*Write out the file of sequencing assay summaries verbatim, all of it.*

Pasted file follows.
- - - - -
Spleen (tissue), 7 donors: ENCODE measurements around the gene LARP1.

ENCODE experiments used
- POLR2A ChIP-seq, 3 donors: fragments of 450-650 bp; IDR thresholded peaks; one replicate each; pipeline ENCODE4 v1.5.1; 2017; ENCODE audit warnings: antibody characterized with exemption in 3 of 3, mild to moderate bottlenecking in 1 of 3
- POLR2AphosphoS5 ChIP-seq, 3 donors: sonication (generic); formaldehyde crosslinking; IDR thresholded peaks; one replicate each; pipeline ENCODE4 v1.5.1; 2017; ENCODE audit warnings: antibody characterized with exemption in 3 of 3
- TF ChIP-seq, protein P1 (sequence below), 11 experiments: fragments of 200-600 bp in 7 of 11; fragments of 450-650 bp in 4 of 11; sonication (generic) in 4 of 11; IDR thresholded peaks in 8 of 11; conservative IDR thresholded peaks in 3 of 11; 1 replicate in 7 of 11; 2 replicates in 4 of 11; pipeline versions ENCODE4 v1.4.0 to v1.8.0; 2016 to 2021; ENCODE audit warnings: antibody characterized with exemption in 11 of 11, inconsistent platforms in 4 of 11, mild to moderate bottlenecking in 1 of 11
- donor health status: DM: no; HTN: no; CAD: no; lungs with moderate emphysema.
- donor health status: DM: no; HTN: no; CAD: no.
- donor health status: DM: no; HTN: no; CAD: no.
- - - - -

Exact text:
Spleen (tissue), 7 donors: ENCODE measurements around the gene LARP1.

ENCODE experiments used
- POLR2A ChIP-seq, 3 donors: fragments of 450-650 bp; IDR thresholded peaks; one replicate each; pipeline ENCODE4 v1.5.1; 2017; ENCODE audit warnings: antibody characterized with exemption in 3 of 3, mild to moderate bottlenecking in 1 of 3
- POLR2AphosphoS5 ChIP-seq, 3 donors: sonication (generic); formaldehyde crosslinking; IDR thresholded peaks; one replicate each; pipeline ENCODE4 v1.5.1; 2017; ENCODE audit warnings: antibody characterized with exemption in 3 of 3
- TF ChIP-seq, protein P1 (sequence below), 11 experiments: fragments of 200-600 bp in 7 of 11; fragments of 450-650 bp in 4 of 11; sonication (generic) in 4 of 11; IDR thresholded peaks in 8 of 11; conservative IDR thresholded peaks in 3 of 11; 1 replicate in 7 of 11; 2 replicates in 4 of 11; pipeline versions ENCODE4 v1.4.0 to v1.8.0; 2016 to 2021; ENCODE audit warnings: antibody characterized with exemption in 11 of 11, inconsistent platforms in 4 of 11, mild to moderate bottlenecking in 1 of 11
- donor health status: DM: no; HTN: no; CAD: no; lungs with moderate emphysema.
- donor health status: DM: no; HTN: no; CAD: no.
- donor health status: DM: no; HTN: no; CAD: no.